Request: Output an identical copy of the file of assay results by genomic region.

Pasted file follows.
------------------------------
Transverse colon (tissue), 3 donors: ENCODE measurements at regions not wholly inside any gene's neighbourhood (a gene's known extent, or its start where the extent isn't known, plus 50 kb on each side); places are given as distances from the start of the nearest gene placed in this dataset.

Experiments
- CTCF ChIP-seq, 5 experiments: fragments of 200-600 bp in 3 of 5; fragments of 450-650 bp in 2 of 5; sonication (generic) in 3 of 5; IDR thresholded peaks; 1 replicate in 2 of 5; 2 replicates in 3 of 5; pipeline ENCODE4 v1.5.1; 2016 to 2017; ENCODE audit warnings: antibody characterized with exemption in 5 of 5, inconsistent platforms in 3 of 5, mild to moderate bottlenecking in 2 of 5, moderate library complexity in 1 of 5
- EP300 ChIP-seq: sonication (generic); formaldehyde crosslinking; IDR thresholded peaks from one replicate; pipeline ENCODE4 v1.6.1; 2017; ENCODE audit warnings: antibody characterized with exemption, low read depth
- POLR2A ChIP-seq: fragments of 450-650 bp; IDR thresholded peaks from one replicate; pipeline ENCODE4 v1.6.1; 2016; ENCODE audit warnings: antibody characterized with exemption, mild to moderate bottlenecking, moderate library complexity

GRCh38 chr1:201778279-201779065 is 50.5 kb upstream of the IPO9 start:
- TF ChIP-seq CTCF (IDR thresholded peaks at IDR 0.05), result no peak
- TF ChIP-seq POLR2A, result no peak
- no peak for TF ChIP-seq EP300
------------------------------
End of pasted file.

Transverse colon (tissue), 3 donors: ENCODE measurements at regions not wholly inside any gene's neighbourhood (a gene's known extent, or its start where the extent isn't known, plus 50 kb on each side); places are given as distances from the start of the nearest gene placed in this dataset.

Experiments
- CTCF ChIP-seq, 5 experiments: fragments of 200-600 bp in 3 of 5; fragments of 450-650 bp in 2 of 5; sonication (generic) in 3 of 5; IDR thresholded peaks; 1 replicate in 2 of 5; 2 replicates in 3 of 5; pipeline ENCODE4 v1.5.1; 2016 to 2017; ENCODE audit warnings: antibody characterized with exemption in 5 of 5, inconsistent platforms in 3 of 5, mild to moderate bottlenecking in 2 of 5, moderate library complexity in 1 of 5
- EP300 ChIP-seq: sonication (generic); formaldehyde crosslinking; IDR thresholded peaks from one replicate; pipeline ENCODE4 v1.6.1; 2017; ENCODE audit warnings: antibody characterized with exemption, low read depth
- POLR2A ChIP-seq: fragments of 450-650 bp; IDR thresholded peaks from one replicate; pipeline ENCODE4 v1.6.1; 2016; ENCODE audit warnings: antibody characterized with exemption, mild to moderate bottlenecking, moderate library complexity

GRCh38 chr1:201778279-201779065 is 50.5 kb upstream of the IPO9 start:
- TF ChIP-seq CTCF (IDR thresholded peaks at IDR 0.05), result no peak
- TF ChIP-seq POLR2A, result no peak
- no peak for TF ChIP-seq EP300